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Picc (Peripherally Inserted Central Catheter)

AMBULATORY CARE:

What you need to know about a peripherally inserted central catheter (PICC):

A PICC is a catheter (small tube) used to give treatments and to take blood. The catheter is inserted into an arm vein. These veins are called peripheral veins. The catheter is guided through the peripheral vein into a central vein near your heart.

PICC (Peripherally Inserted Central Catheter)

Why you may need a PICC:

  • You need to have your blood drawn often.
  • You will be given medicines often, or you need medicines that must work quickly.
  • Your central venous pressure needs to be monitored.
  • You need IV medicines after you leave the hospital. The PICC allows you to get your medicines at home.
  • You cannot eat or drink anything by mouth.

What you need to know about how a PICC is placed:

  • You will get local anesthesia to numb the area. The catheter will be put into a vein. It will be guided up until the tip is in the vena cava. This is an area close to your heart. Ultrasound or x-ray pictures will be used to make sure the catheter is in the correct position. The other end of the catheter will stay outside your body.
  • The catheter will be flushed with liquid. Heparin may be used to flush the line to prevent blood clots. Medicine will be placed at the insertion site (the place where it goes into your skin). The medicine helps prevent an infection at the site.
  • The catheter will be secured to your skin with a dressing. The dressing holds it in place, keeps it clean, and helps prevent infection. The dressing will be clear so you can check the insertion site for signs of infection. Another x-ray helps make sure the catheter is in the right place and is ready for you to use.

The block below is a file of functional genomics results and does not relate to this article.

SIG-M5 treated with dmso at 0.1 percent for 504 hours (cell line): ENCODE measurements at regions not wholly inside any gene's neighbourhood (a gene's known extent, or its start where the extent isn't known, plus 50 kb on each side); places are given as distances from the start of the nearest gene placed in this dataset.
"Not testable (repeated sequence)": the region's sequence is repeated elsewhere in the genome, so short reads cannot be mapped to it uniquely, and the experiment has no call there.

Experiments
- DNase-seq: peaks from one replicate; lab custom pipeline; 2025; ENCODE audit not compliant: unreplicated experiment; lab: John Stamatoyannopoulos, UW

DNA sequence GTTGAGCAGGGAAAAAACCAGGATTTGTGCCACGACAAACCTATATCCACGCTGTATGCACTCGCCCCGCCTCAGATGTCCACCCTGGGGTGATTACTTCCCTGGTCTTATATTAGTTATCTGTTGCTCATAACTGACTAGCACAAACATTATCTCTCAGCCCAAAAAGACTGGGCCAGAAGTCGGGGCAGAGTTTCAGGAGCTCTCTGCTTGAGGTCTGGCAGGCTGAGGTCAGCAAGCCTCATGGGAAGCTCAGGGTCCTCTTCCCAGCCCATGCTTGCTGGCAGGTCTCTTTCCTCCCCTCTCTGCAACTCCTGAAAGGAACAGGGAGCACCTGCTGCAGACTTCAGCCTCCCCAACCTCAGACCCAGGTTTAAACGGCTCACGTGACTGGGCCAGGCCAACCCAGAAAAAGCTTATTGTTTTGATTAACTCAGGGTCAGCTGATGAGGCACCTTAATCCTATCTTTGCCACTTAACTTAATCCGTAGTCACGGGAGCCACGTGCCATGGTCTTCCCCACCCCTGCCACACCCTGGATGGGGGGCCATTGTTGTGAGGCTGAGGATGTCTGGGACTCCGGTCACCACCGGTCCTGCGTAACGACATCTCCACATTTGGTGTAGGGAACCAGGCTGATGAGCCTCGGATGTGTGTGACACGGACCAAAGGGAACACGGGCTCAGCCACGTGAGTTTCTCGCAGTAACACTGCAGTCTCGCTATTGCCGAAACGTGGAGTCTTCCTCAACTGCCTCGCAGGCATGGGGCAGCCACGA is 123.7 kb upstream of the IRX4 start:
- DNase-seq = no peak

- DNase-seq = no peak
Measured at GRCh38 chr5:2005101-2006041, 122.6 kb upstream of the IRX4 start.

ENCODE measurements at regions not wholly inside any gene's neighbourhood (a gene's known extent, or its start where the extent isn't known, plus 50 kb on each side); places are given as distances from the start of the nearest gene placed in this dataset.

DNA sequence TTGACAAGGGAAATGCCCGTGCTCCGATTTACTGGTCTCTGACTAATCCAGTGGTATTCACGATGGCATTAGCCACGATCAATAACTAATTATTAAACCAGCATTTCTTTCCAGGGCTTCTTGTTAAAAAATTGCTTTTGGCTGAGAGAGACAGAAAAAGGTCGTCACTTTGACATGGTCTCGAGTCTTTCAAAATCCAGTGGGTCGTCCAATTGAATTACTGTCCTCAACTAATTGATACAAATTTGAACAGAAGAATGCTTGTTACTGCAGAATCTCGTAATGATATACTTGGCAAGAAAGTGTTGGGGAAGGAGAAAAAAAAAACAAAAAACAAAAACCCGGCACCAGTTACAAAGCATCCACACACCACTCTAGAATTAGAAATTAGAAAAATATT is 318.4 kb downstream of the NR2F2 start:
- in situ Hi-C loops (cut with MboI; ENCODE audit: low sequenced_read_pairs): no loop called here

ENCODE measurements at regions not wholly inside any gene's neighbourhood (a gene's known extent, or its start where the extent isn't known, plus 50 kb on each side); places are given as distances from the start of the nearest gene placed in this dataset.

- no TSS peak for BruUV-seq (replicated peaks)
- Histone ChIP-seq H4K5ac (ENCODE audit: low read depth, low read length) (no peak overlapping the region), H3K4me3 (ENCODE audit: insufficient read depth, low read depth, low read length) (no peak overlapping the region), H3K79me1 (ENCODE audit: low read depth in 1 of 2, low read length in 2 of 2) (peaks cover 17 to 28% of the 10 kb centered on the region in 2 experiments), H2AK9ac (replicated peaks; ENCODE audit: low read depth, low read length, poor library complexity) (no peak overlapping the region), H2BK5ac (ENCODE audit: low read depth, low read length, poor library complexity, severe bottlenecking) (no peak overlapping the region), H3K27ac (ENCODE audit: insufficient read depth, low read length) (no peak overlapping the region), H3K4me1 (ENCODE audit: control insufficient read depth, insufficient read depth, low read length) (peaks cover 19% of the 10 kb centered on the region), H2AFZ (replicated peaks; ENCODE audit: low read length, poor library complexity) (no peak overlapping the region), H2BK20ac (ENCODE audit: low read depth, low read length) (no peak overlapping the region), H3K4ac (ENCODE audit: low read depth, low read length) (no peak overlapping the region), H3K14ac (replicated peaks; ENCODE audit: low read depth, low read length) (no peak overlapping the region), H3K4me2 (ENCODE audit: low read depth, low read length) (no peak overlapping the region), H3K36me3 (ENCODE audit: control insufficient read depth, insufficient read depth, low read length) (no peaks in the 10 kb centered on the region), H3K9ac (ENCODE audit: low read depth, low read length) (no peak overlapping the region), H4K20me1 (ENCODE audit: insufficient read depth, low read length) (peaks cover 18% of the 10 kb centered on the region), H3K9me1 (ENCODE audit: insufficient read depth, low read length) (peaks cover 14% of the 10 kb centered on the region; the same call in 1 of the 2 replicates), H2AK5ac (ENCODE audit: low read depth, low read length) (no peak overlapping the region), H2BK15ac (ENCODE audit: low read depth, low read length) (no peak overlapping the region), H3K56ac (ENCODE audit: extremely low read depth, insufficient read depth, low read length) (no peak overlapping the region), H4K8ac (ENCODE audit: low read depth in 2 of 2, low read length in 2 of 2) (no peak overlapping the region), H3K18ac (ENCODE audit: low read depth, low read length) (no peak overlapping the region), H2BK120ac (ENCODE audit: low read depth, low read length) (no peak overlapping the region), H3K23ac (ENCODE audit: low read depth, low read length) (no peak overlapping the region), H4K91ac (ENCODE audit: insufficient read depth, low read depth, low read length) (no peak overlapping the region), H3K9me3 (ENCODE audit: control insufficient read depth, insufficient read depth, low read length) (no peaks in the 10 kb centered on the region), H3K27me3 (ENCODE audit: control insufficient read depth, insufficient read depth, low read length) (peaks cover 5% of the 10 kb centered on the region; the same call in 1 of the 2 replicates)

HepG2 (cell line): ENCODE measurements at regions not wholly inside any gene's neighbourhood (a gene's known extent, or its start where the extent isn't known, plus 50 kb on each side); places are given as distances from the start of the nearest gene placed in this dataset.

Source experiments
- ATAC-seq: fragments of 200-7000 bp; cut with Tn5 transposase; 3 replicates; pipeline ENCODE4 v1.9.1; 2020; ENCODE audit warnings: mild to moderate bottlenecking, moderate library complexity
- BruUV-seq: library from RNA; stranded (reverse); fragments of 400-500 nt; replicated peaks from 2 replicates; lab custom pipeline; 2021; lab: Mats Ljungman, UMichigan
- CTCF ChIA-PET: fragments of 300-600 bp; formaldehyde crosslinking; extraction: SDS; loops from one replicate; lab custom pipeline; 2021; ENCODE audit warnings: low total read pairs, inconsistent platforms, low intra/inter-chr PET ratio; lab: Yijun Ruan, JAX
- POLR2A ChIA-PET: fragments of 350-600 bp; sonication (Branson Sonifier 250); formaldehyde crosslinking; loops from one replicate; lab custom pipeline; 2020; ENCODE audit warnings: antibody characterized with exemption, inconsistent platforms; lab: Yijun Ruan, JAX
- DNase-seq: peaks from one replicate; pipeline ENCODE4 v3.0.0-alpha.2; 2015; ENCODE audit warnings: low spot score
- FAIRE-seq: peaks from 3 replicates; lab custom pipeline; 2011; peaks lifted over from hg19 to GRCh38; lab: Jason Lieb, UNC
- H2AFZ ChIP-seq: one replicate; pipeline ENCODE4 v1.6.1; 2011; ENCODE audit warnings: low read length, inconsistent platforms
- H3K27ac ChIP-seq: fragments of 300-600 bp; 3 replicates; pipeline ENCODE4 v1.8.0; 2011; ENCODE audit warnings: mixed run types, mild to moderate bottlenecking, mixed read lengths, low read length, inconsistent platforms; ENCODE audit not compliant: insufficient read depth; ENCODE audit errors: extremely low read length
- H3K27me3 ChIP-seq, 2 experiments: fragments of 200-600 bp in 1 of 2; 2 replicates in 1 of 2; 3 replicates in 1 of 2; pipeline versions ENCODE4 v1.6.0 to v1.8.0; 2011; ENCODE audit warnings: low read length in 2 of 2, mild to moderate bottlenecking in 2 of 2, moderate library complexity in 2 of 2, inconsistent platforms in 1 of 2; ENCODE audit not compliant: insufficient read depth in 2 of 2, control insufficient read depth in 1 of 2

• Healthcare providers will watch for problems during the PICC placement. You could have bleeding when the PICC is inserted. An infection could develop at the insertion site. An infection that enters your bloodstream can cause serious illness. Rarely, your lung could get pierced when the PICC is inserted. This can cause a collapsed lung.

What healthcare providers will teach you about the PICC:

  • Supplies you need to keep on hand to use, care for, and flush the PICC
  • How to use the PICC, and when to keep it clamped
  • How and when to flush and care for the PICC
  • Problems that may develop, such as a hole in the catheter, and what to do to fix the problems
  • How to bathe and do your daily activities with a PICC in place
  • How to prevent infections
  • Signs and symptoms of an infection to watch for and what to do if an infection develops

Call your local emergency number (911 in the US) for any of the following:

  • You feel pain in your arm, neck, shoulder, or chest.
  • You cough up blood.

Seek care immediately if:

  • The catheter site turns cold, changes color, or you cannot feel it.
  • You see blood on your dressing and the amount is increasing.
  • The veins in your neck or chest bulge.

Call your doctor if:

  • You see signs of infection, such as redness, swelling, or pus, or you have a fever.
  • The catheter site is red, warm, painful, or oozing fluid.
  • You see blisters on the skin near the catheter site.
  • You cannot flush your catheter, or you feel pain when you flush your catheter.
  • You see that the catheter is getting shorter, or it falls out. Put pressure on the site with a clean towel before you call your doctor.
  • You see a hole or a crack in your catheter. Clamp your catheter above the damage before you call your doctor.
  • You have questions or concerns about your catheter.

Medicines: